The story itself is very sweet, and touching, and sends a very important message about society and taking care of our environment.

Very enjoyable.

Oscar Nominations: 1 win-Best Original Screenplay, Best Animated Feature Film (won), Best Original Score, Best Original Song-“Down to Earth”, Best Sound Editing, Best Sound Mixing

Tropic Thunder-2008

Tropic Thunder-2008

Director Ben Stiller

Starring Ben Stiller, Robert Downey, Jr.

Scott’s Review #593

Reviewed January 8, 2017

Grade: D-

Tropic Thunder (2008) was a ridiculous film that I found to be harsh, tedious, and very loud. Attempting to be a satire of sorts, it fails on almost every level.

The main issue was with the characters, who are abrasive and unlikable.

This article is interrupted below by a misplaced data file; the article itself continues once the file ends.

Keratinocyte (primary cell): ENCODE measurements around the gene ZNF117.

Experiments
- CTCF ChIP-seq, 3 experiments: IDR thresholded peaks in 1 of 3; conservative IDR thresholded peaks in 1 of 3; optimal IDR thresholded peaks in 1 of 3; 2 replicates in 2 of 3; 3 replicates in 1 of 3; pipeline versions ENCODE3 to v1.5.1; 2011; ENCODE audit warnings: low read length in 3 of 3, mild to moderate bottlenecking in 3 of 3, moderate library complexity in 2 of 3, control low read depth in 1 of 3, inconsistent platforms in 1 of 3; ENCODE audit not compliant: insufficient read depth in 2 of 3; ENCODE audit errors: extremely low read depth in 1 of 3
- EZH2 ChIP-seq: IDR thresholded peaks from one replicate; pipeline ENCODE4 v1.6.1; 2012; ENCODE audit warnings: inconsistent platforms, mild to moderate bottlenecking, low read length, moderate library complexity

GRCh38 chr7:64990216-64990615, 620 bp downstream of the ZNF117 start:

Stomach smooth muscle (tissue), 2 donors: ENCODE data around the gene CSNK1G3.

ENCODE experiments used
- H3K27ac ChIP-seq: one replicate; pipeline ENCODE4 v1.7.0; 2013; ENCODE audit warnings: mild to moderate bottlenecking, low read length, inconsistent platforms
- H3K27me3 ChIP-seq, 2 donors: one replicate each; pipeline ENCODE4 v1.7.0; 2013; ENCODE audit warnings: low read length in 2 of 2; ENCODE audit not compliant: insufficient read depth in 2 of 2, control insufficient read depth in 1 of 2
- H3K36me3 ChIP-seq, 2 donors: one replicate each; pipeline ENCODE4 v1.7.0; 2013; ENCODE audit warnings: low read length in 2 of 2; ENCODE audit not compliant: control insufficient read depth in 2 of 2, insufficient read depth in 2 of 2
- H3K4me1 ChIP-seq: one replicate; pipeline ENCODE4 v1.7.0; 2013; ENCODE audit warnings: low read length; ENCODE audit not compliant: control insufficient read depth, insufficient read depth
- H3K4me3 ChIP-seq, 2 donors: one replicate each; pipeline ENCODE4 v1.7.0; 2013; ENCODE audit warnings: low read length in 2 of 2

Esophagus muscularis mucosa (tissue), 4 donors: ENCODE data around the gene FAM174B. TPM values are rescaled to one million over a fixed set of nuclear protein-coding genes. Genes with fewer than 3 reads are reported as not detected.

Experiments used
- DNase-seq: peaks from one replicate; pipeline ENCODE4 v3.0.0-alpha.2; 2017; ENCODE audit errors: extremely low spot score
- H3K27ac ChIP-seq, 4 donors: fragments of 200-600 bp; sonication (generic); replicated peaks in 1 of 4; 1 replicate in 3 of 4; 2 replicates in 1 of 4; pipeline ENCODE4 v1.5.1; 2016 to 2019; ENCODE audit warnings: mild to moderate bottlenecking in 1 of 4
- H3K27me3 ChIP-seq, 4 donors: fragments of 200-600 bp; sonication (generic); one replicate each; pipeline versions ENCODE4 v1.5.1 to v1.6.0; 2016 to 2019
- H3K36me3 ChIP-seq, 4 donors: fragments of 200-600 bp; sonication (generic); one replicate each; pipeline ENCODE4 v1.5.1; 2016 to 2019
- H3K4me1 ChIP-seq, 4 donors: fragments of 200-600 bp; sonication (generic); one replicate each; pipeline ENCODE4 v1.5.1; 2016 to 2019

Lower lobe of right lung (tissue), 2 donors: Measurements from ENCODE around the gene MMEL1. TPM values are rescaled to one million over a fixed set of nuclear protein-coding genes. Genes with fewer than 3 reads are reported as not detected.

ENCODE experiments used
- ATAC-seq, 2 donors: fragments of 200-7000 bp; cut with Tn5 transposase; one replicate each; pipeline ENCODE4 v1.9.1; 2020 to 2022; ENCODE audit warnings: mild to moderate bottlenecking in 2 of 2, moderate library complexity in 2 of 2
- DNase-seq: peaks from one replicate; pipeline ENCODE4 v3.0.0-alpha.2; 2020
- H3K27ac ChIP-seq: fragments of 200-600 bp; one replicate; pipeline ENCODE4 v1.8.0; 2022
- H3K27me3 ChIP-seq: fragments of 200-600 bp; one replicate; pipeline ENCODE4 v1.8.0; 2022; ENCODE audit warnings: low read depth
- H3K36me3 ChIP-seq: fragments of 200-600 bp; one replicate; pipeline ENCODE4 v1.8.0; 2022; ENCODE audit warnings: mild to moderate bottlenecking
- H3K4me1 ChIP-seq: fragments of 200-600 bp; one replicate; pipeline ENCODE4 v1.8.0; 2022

The only redeeming qualities are Robert Downey Jr.’s and Tom Cruise’s portrayals, though they both play idiotic characters.

The plot is something of an ode to 1979’s Apocalypse Now, in that the plot throws back to the Vietnam war.

A group of narcissistic actors is filming a Vietnam memoir on location in the jungles of Southeast Asia when they are abandoned and forced to fend for themselves amid a group of drug lords.

The film’s attempt at humor fell flat for me. It just seemed like a group of crazed guys running around the jungle acting wild and the film held little point for me.

Cruise’s part was interesting but way too small.

Directed by, and starring Ben Stiller, who should stick to acting (if that).

How Downey, Jr. scored an Oscar nomination for this drivel is beyond me- despite his acting being one of the better efforts in the film.

Oscar Nominations: Best Supporting Actor-Robert Downey Jr.

Lovely, Still-2008

Lovely, Still-2008

Director Nik Fackler

Starring Ellen Burstyn, Martin Landau

Scott’s Review #543

Reviewed December 11, 2016

Grade: B+